Yule Angst – A Villanelle Song by Kmt47 feat RedCat, 19 December


Is there reason to be jolly
Will my love kiss me tomorrow
Wake me from this melancholy

Feeling only pain and colly
Fading like an old, old photo
There’s no reason to be jolly

Brain is treacle slow and foggy
No hope left it’s all a dumb show
Shake me from this melancholy

Bring me back to happy folly
Lead me to above the rainbow
Teach me reasons to be jolly

Read me from your book of stories
Take me to the patch of willow
Break me from this melancholy

Let’s lay down beneath the holly
Touch until we’re breathless, aglow
There is reason to be jolly
Woken from this melancholy


Inspired by music made by Kmt47. I have tried lyrics before, but never felt it work. This time the music gave me rhythm and melody. The words slotted into place, one by one, for each read through. And the music changed after the words where added. Haven’t sung in years, so it was a bit nerv wrecking.

Together we poured all the angst this year had into one strange, haunting techno song.

Written for the last dVerse prompt of the year – MTB: endings / beginnings.
There where a seasonal buffet of five delicious (though low-fat) things about about endings:
(for full descriptions see the prompt)

  1. how and where to end that line 
  2. endings as quotations like The Golden Shovel form – where one poem quotes another 
  3. endings and beginnings – verse forms that loop and repeat (dVerse Vilanelle)
  4. underlining your endings, and
  5. surprise endings.

Since I recently done two Golden Shovel poems. I choose number 3. I love repating, looping forms. I decided to try a new one a Villanelle.

A Villanelle has 19 lines – 5 three line stanzas (tercets) and a final four line stanza (quatrain). It has a definite rhyme and repeating structure. And thanks to the dVerse explaination I finally understood something about denoting poetic structures.

1b2 ab1 ab2 ab1 ab2 ab12 equals A1bA1 abA1 abA2 abA1 abA2 abA1A2

Looks like a strange equation :-)

It means the first five stanzas rhyme aba, the last abaa. The lines denoted with a capital letter are repeated verbatim. You’ll notice I break this in my song and change the lines slightly. I did that after singing it for the first time realizing it would be better to suit the lines to the change going on.

Photo by Aakash Sethi from Pexels

Gothic Christmas Carol – 16 December


The Yule three stood there beaming in candlelight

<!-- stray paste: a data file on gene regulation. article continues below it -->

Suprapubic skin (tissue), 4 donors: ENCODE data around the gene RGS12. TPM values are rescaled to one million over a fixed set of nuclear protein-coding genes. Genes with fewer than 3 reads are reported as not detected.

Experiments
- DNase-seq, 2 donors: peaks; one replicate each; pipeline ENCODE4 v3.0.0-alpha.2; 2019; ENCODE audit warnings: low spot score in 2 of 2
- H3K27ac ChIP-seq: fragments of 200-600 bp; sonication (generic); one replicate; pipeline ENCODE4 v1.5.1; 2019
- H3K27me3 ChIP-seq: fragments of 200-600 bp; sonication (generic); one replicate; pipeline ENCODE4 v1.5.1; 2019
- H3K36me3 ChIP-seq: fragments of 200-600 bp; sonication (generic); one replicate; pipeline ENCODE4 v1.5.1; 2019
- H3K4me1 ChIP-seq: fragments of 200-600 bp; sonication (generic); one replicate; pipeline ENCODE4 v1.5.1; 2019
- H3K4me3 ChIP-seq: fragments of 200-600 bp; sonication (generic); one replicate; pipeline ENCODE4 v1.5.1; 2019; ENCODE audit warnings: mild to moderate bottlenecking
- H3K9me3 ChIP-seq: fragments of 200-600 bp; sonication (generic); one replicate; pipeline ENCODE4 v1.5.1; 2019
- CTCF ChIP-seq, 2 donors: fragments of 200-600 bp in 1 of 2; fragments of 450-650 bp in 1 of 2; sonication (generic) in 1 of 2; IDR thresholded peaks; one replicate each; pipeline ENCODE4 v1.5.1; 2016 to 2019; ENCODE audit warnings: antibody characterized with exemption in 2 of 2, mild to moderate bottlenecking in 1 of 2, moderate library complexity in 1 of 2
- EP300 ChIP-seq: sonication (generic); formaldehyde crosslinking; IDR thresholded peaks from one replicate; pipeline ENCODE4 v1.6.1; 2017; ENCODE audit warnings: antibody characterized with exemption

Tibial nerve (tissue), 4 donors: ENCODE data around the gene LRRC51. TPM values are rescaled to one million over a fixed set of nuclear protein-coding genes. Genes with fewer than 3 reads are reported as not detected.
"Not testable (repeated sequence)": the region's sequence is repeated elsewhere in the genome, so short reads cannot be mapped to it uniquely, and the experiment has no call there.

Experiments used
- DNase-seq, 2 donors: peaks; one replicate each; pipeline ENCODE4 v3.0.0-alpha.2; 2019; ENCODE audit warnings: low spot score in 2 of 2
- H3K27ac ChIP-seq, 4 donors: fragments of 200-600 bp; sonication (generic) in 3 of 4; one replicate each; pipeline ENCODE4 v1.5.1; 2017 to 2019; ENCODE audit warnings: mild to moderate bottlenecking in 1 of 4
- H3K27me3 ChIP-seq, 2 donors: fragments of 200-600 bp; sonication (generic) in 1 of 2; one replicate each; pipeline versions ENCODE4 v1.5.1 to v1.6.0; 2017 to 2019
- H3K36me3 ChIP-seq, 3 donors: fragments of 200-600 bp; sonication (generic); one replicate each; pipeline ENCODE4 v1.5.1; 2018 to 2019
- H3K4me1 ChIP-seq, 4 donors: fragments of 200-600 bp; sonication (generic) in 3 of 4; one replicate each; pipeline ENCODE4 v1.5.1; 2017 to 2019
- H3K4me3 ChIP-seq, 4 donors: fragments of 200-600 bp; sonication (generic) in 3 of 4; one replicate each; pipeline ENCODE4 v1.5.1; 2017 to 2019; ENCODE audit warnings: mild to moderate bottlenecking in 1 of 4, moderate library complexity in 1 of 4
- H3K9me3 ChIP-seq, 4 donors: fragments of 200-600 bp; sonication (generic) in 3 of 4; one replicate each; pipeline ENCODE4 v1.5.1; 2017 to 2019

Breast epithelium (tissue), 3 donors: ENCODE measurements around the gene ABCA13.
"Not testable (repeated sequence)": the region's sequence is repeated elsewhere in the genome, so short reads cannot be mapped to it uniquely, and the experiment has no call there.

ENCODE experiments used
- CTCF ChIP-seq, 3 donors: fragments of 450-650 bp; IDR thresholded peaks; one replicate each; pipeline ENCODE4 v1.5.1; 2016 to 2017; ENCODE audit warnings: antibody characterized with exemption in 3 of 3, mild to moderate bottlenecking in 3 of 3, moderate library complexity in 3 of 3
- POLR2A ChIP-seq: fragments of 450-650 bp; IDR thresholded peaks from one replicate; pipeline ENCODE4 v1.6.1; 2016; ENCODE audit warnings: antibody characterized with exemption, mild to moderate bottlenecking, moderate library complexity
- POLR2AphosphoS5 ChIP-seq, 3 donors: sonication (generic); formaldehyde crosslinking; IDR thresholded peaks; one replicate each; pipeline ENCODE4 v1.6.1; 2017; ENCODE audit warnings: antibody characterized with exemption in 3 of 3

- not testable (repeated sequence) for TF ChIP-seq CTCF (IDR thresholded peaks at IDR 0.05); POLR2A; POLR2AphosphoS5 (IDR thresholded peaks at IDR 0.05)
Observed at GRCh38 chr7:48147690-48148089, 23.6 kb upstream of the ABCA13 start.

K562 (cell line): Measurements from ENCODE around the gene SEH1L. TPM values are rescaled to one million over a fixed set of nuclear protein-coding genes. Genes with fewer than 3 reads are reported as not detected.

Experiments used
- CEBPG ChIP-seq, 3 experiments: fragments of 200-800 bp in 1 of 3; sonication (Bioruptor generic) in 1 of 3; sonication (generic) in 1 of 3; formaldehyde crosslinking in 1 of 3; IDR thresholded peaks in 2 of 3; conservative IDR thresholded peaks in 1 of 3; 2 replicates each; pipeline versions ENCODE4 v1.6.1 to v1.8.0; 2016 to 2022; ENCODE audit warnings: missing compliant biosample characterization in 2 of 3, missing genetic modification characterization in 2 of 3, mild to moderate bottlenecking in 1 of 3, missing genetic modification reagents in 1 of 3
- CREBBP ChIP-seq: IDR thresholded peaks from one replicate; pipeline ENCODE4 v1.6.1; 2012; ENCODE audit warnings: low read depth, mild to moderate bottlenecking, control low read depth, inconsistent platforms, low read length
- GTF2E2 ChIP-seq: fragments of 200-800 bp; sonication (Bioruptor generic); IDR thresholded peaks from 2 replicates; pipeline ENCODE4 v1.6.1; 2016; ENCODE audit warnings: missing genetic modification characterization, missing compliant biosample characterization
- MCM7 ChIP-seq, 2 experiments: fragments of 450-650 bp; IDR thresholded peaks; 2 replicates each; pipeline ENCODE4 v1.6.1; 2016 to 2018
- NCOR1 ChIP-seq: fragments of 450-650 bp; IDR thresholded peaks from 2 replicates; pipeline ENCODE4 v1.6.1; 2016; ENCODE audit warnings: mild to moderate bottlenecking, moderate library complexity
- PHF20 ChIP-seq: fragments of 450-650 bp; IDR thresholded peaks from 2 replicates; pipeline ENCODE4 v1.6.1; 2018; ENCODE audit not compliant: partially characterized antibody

Next to the altar of family ancestors
To ward off malevolent spirits of Midwinter night
To let no old wounds, sore or fester

This old blue-blooded family need it you’ll see
They suffer the faith of inherited sin
To ward off the ancient scrolls poverty prophecy
Two great-great-great aunts trapped the spirit of a djinn

The bound it within a flawless stone
Thinking nothing how it would affect nearby senses
To forevermore by the family heir to be worn
To grow with whispers of gory death, unthinkable offences


The family prospered and notoriety gained
The women wore fine jewels around melancholic, hysterical throats
The wealth, standing always tempered by a crazy stain
The men sowing madness hexed wild oats

The Djinn constant influence made it so
Their minds slowly cracked and shattered
Together with wealth and fame, their insanity grow
The family’s cursed herd, each generation, culled by a third 

Today’s there’s only one daughter of the clan
Tearing her hair, tears on her face, vowing to poverty agree
Talking loudly, all alone, about the touch of a man
Bring me a man, to fan my loins fire, and I will set you free


The Djinn told her to put the stone in smithy’s furnace heat
To see the castle gates securely barred
Then go, unlace, lay naked beneath the sheets
The stone exploded in flaming shards, setting fire to the yard

The stable-hand woke at the bang with a start
Eyes gleaming red with revenge fire
Never before eldritch lusts felt in his heart
He would be the new tyrant squire

She’d often dreamt, herself intertwined with the stable-boy in the hay
Sometimes, she’d even imagine him giving her spanks and lashes
Now possessed by the Djinn, he took her in every unimaginable way
Fulfilling every dark twisted fantasy, as everything burnt to ashes


Photo by Markus Spiske from Pexels

Written for Poetics – Exploring Gothic as a Literary Genre (Step into the realm with me) over at dVerse. Go and read the prompt. It contains lovely Gothic poems and an overview of the genre.

It took some thinking, and a night of dreaming, until I found my way back to that inglenook and one of those forbidden poems.

“The elements of Gothic Literature include, setting in a castle, an atmosphere of mystery and suspense, high and even over-wrought emotion. An ancient prophecy which is connected with either the former or present inhabitants of the castle. Omens, portents and visions. Women in distress and last and but not the least, supernatural or otherwise inexplicable events which take place in the duration of the novel.”

Marcel Rieder (1862-1942)

Website Built with WordPress.com.

Up ↑